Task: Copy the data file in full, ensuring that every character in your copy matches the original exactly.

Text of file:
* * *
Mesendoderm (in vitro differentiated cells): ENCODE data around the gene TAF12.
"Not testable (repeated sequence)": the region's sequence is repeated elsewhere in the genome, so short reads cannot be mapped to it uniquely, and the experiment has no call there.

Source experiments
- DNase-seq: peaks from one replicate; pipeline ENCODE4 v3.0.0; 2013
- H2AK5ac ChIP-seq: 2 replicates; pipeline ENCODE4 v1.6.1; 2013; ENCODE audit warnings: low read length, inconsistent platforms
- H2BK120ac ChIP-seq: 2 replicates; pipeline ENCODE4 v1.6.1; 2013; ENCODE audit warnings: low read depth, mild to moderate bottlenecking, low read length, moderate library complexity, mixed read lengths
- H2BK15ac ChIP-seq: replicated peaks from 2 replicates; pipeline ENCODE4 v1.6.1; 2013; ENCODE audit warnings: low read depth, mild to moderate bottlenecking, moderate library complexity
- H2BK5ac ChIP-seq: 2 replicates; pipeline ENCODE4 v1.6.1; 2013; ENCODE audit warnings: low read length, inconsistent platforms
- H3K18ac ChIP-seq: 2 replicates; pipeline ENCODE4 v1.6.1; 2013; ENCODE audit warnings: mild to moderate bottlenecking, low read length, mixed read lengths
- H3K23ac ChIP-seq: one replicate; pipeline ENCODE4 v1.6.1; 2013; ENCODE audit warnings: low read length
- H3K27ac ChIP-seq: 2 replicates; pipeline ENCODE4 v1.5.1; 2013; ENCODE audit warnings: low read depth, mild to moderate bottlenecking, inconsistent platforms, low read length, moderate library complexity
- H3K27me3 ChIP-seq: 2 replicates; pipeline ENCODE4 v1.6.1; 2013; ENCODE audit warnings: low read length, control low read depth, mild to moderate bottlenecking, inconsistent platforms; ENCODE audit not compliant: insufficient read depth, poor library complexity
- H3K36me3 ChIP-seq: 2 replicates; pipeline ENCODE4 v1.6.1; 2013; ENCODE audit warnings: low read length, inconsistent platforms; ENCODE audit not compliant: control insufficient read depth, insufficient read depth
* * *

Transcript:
Mesendoderm (in vitro differentiated cells): ENCODE data around the gene TAF12.
"Not testable (repeated sequence)": the region's sequence is repeated elsewhere in the genome, so short reads cannot be mapped to it uniquely, and the experiment has no call there.

Source experiments
- DNase-seq: peaks from one replicate; pipeline ENCODE4 v3.0.0; 2013
- H2AK5ac ChIP-seq: 2 replicates; pipeline ENCODE4 v1.6.1; 2013; ENCODE audit warnings: low read length, inconsistent platforms
- H2BK120ac ChIP-seq: 2 replicates; pipeline ENCODE4 v1.6.1; 2013; ENCODE audit warnings: low read depth, mild to moderate bottlenecking, low read length, moderate library complexity, mixed read lengths
- H2BK15ac ChIP-seq: replicated peaks from 2 replicates; pipeline ENCODE4 v1.6.1; 2013; ENCODE audit warnings: low read depth, mild to moderate bottlenecking, moderate library complexity
- H2BK5ac ChIP-seq: 2 replicates; pipeline ENCODE4 v1.6.1; 2013; ENCODE audit warnings: low read length, inconsistent platforms
- H3K18ac ChIP-seq: 2 replicates; pipeline ENCODE4 v1.6.1; 2013; ENCODE audit warnings: mild to moderate bottlenecking, low read length, mixed read lengths
- H3K23ac ChIP-seq: one replicate; pipeline ENCODE4 v1.6.1; 2013; ENCODE audit warnings: low read length
- H3K27ac ChIP-seq: 2 replicates; pipeline ENCODE4 v1.5.1; 2013; ENCODE audit warnings: low read depth, mild to moderate bottlenecking, inconsistent platforms, low read length, moderate library complexity
- H3K27me3 ChIP-seq: 2 replicates; pipeline ENCODE4 v1.6.1; 2013; ENCODE audit warnings: low read length, control low read depth, mild to moderate bottlenecking, inconsistent platforms; ENCODE audit not compliant: insufficient read depth, poor library complexity
- H3K36me3 ChIP-seq: 2 replicates; pipeline ENCODE4 v1.6.1; 2013; ENCODE audit warnings: low read length, inconsistent platforms; ENCODE audit not compliant: control insufficient read depth, insufficient read depth